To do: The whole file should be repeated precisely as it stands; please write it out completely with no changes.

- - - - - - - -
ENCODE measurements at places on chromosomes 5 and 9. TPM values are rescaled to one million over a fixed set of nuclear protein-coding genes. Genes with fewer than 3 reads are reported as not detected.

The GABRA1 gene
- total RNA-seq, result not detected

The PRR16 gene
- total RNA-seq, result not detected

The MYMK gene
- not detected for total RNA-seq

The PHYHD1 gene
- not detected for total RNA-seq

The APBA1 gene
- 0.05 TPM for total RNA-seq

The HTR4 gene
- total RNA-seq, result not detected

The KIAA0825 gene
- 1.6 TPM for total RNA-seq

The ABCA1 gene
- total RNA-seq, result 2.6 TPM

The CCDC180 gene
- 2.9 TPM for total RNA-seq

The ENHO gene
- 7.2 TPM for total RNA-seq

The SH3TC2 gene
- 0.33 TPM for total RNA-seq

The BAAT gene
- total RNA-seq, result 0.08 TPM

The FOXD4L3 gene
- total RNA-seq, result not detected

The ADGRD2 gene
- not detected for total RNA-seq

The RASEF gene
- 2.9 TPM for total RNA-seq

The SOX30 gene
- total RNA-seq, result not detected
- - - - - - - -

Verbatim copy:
ENCODE measurements at places on chromosomes 5 and 9. TPM values are rescaled to one million over a fixed set of nuclear protein-coding genes. Genes with fewer than 3 reads are reported as not detected.

The GABRA1 gene
- total RNA-seq, result not detected

The PRR16 gene
- total RNA-seq, result not detected

The MYMK gene
- not detected for total RNA-seq

The PHYHD1 gene
- not detected for total RNA-seq

The APBA1 gene
- 0.05 TPM for total RNA-seq

The HTR4 gene
- total RNA-seq, result not detected

The KIAA0825 gene
- 1.6 TPM for total RNA-seq

The ABCA1 gene
- total RNA-seq, result 2.6 TPM

The CCDC180 gene
- 2.9 TPM for total RNA-seq

The ENHO gene
- 7.2 TPM for total RNA-seq

The SH3TC2 gene
- 0.33 TPM for total RNA-seq

The BAAT gene
- total RNA-seq, result 0.08 TPM

The FOXD4L3 gene
- total RNA-seq, result not detected

The ADGRD2 gene
- not detected for total RNA-seq

The RASEF gene
- 2.9 TPM for total RNA-seq

The SOX30 gene
- total RNA-seq, result not detected